(This post was updated at 12:30 p.m. to include additional information.)
Carolyn Ramsay gathered the most votes in yesterday’s primary election for City Council. According to the City of Los Angeles election website, Ramsay won 15.32% of the vote, David Ryu came in second with 14.61% of the vote, followed closely by Tomas O’Grady with 14.39%. As of 9 am this morning there were only 61 votes separating the two second place contenders.
In yesterday’s election, just over 157,577 ballots were cast or 8.62% of the 1,827,123 registered voters in the city. With such a low voter turn out, Ramsay got 2,911 votes, followed by Ryu with 2776 – making it easy to see how every vote really counted for each candidate.
“It was such an exciting night. I had the best team – my family, my campaign team, the volunteers and communities that supported me and the folks who endorsed me including Councilmembers LaBonge and O’Farrell,” Ramsay told the Buzz early this morning. “This is a grassroots campaign to protect neighborhoods, hold City Hall accountable and build our creative economy. There were many excellent candidates. I send congratulations to David and look forward to the next round.”
“There are still very many ballots to be counted, but I am humbled by the support that I have received in every neighborhood across this diverse district,” said Ryu in an email to the Buzz this afternoon.
“Last night, we showed that the best way to fix a City Hall that wasn’t listening was to run for office, and make the City listen. Every day I’m inspired by my volunteers that have driven this campaign, and their energy builds me up. In the runoff, we’ll run the same way we did for the primary – one voter and one vote at a time. And if I’m chosen to serve on the City Council, I’ll govern the exact same way I ran the campaign: by listening to the community first. Thank you, thank you, thank you,” wrote Ryu.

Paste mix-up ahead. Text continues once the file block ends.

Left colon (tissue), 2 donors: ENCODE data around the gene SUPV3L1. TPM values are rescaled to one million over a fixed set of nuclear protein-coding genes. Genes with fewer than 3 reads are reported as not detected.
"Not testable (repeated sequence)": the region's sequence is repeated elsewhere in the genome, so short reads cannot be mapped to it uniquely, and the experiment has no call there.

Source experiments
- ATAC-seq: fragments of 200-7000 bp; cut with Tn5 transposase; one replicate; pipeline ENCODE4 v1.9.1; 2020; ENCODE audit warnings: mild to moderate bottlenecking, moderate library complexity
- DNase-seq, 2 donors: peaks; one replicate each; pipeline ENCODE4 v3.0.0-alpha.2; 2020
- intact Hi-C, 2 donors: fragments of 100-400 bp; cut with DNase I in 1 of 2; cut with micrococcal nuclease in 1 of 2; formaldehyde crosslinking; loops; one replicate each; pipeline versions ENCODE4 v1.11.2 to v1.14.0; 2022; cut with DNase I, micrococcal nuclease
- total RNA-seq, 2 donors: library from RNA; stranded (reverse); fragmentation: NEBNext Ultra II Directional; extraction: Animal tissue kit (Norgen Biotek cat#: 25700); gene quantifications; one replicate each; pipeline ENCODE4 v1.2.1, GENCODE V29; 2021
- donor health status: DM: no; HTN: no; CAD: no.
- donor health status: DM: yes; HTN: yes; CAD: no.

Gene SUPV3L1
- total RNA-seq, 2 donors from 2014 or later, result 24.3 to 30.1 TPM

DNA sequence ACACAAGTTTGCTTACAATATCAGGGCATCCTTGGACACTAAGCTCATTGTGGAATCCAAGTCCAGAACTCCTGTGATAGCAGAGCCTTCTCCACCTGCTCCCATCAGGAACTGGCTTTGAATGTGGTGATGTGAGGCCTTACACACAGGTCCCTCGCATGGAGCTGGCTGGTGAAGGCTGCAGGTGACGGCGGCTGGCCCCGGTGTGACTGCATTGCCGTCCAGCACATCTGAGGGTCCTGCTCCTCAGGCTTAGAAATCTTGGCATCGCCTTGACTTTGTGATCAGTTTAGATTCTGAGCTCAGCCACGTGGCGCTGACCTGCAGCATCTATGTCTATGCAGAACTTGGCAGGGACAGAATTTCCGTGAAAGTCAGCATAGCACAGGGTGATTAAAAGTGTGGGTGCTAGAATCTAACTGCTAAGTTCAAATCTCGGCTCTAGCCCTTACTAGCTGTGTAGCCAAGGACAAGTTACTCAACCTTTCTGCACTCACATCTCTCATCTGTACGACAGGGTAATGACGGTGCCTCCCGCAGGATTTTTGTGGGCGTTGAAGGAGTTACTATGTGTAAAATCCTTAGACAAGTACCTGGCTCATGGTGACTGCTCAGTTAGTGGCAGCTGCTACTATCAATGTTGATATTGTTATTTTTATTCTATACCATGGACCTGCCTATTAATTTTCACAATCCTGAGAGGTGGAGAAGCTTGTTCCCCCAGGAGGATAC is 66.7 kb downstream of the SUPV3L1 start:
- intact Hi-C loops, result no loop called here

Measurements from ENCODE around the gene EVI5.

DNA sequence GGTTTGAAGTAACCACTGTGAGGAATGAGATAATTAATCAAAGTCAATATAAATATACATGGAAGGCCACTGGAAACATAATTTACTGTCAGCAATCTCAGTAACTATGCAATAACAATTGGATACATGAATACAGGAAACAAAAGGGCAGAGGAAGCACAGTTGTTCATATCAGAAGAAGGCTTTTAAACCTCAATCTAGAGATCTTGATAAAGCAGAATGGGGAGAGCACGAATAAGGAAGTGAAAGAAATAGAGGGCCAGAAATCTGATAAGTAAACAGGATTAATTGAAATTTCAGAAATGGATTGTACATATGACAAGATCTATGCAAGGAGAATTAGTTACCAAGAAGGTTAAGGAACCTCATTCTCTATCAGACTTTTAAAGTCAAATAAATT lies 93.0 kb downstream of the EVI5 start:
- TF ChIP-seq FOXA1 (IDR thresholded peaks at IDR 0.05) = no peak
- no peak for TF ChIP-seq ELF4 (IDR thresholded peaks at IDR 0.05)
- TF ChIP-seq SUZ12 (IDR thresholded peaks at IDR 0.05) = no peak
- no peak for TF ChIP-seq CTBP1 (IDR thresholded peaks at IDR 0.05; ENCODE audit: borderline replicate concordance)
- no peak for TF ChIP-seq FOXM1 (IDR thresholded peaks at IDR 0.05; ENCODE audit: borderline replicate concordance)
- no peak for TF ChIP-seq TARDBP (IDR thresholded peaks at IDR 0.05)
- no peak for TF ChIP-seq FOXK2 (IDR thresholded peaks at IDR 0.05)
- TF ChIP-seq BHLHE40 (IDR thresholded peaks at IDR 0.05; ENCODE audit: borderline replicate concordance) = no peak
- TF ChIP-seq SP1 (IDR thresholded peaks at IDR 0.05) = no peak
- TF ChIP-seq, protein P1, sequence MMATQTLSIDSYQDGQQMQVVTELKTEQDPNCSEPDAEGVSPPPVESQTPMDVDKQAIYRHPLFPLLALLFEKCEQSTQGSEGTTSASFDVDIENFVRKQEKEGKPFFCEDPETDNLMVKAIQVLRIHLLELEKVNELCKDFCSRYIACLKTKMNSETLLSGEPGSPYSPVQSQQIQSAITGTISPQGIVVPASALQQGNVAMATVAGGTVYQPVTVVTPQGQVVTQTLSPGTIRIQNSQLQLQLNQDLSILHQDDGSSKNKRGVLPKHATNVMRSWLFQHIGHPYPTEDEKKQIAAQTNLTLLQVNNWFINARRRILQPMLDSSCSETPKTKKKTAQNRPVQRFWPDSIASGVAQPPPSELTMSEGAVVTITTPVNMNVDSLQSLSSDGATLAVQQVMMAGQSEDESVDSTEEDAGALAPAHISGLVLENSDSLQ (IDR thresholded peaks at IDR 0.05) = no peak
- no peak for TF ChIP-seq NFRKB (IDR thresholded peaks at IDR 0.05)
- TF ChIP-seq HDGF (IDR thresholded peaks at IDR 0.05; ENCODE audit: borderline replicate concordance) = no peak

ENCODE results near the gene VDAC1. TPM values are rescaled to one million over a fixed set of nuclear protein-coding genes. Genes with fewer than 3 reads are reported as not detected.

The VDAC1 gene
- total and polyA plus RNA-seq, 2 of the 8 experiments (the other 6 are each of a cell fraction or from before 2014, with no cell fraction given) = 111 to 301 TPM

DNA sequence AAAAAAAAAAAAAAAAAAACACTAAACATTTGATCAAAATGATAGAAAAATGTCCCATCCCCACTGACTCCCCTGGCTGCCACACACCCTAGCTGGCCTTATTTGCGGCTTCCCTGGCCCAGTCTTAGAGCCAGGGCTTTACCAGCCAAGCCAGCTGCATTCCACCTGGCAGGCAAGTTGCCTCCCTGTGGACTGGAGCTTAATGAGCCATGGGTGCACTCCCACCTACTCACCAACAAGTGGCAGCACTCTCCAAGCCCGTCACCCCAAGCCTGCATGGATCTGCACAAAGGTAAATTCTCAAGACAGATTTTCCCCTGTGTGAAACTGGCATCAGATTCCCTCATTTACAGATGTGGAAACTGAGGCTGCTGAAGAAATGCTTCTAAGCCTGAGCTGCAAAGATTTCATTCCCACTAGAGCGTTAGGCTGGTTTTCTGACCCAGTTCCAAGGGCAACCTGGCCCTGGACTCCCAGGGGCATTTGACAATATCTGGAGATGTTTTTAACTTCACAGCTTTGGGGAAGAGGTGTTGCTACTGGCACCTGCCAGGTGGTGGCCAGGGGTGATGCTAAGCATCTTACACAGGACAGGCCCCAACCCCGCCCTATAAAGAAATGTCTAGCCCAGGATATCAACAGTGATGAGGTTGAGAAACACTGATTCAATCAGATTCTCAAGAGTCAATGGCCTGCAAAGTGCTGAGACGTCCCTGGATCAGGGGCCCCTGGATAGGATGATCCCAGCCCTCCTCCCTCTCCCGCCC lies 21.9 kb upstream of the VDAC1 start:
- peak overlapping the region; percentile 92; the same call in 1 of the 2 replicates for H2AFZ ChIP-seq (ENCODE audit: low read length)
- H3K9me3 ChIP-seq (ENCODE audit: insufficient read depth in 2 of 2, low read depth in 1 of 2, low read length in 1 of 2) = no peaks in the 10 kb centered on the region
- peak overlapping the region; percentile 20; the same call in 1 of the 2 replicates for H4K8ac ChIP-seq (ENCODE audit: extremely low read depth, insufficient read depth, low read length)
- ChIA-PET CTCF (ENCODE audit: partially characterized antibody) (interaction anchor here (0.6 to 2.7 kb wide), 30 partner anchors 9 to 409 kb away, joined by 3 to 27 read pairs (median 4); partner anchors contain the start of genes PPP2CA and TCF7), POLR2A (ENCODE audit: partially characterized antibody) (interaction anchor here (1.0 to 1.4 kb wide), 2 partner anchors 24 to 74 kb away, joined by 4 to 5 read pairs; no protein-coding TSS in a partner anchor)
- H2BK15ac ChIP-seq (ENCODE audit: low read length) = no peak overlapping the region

Tomas O’Grady is also carefully watching the city election office.
“City clerk will release provisional numbers this afternoon. Official could take up to 21 days,” wrote O’Grady in a text message to the Buzz late this morning.
The City Charter Amendments, changing the timing of city elections to coincide with national elections, passed with a whopping 76% of voters in favor of the two measures.
The City has 21 days to certify election results. It usually doesn’t take that long, according to the City Clerk’s office, but there are 43,814 ballots election wide that need to be reviewed as part of the certification process. (though there is no way to know right now how many of the ballots are relevant to the CD 4 race.) The outstanding ballots include provisional ballots, vote-by-mail ballots that were illegible, or ballots that couldn’t be processed at the polling place for some reason.